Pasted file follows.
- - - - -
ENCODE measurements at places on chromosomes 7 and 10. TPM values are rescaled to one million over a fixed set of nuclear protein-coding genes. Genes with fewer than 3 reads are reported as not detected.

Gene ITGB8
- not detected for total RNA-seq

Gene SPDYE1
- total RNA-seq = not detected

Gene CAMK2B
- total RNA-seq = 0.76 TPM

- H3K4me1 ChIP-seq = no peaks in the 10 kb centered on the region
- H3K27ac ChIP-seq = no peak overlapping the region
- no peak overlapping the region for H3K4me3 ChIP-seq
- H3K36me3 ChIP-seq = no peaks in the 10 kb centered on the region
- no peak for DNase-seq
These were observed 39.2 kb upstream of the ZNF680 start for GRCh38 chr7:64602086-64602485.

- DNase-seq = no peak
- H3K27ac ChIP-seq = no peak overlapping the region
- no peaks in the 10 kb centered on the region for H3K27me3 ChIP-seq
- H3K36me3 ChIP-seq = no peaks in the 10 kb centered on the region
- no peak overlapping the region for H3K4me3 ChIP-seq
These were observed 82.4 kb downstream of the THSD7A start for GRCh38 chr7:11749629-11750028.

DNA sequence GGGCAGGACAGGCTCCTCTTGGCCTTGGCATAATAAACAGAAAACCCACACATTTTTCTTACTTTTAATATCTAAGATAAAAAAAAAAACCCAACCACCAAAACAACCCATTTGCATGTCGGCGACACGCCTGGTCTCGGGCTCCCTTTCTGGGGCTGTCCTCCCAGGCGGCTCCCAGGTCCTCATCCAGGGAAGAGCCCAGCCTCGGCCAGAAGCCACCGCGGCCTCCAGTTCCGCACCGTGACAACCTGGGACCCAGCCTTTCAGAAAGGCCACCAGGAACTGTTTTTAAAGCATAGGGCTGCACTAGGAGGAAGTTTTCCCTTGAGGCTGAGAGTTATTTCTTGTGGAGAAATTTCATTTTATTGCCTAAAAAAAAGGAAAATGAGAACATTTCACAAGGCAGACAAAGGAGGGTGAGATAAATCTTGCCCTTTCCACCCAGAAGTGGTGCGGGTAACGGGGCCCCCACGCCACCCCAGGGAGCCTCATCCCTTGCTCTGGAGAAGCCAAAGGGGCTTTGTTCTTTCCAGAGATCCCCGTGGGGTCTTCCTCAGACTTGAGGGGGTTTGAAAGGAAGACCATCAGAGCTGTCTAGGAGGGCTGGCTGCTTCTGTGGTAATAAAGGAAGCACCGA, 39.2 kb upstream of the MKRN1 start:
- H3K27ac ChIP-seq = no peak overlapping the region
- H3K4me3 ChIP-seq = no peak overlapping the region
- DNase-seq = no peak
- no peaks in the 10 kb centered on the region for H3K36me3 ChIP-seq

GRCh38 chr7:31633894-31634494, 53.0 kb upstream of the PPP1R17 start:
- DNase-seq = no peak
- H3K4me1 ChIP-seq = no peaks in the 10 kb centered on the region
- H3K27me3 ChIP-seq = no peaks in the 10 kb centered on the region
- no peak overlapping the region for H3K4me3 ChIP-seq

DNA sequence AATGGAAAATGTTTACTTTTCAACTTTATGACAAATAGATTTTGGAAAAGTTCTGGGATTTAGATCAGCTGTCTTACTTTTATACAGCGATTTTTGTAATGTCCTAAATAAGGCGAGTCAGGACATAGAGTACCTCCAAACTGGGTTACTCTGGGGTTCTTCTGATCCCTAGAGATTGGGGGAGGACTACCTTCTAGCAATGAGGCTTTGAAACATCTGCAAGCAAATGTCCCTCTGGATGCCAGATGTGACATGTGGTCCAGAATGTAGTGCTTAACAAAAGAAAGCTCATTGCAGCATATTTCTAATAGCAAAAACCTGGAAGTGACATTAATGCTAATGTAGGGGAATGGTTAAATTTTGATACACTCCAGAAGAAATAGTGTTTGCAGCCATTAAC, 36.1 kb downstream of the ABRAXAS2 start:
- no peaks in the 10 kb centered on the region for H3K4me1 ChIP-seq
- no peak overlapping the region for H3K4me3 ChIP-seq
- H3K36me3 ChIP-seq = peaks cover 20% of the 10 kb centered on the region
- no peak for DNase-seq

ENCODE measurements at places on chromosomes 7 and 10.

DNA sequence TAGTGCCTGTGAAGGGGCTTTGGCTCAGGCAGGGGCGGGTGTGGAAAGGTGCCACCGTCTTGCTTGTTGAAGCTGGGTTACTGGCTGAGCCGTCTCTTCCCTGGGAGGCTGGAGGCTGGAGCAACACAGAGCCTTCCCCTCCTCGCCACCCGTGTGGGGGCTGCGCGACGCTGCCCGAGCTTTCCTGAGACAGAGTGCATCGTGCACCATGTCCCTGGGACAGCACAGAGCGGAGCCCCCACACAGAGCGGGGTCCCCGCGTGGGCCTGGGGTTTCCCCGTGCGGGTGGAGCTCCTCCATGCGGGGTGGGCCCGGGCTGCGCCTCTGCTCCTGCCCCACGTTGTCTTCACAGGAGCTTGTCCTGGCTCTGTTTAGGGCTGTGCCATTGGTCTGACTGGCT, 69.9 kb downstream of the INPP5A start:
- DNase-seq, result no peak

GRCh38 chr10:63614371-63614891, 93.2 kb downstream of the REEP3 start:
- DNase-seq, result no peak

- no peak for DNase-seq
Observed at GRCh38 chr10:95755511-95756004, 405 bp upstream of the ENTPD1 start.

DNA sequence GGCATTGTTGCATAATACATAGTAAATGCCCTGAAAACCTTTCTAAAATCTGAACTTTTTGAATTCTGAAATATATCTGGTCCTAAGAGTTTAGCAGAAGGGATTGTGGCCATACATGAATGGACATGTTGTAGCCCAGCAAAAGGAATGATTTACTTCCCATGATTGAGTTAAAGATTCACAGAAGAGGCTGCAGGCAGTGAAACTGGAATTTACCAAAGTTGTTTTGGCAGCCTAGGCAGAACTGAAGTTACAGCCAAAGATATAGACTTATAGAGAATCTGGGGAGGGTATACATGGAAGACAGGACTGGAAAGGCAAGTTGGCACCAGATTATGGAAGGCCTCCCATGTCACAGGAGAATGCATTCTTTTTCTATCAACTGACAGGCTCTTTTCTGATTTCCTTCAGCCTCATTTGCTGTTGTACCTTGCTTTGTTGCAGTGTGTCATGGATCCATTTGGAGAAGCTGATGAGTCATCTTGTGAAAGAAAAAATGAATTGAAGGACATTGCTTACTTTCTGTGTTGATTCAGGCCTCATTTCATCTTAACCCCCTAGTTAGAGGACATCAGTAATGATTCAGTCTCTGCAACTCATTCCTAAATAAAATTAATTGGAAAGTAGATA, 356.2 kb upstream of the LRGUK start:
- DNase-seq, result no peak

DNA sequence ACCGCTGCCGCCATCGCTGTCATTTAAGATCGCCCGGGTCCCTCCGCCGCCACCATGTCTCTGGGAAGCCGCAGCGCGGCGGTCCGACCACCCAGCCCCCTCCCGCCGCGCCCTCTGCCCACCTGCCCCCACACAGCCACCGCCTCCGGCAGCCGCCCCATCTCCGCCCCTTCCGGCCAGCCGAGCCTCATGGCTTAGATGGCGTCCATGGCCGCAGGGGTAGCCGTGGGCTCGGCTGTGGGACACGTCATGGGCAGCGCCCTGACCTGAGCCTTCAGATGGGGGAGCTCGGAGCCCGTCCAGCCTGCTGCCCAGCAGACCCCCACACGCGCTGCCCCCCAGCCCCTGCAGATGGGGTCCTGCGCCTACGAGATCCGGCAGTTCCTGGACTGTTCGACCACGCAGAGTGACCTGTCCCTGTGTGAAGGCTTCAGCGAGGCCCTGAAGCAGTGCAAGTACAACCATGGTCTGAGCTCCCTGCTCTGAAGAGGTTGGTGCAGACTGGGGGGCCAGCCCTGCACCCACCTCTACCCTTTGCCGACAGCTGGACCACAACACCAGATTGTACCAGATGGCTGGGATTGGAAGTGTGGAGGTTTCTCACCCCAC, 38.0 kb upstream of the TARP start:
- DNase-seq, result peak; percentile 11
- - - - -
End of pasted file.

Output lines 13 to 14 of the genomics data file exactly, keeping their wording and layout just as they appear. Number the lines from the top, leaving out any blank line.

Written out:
These were observed 39.2 kb upstream of the ZNF680 start for GRCh38 chr7:64602086-64602485.

- DNase-seq = no peak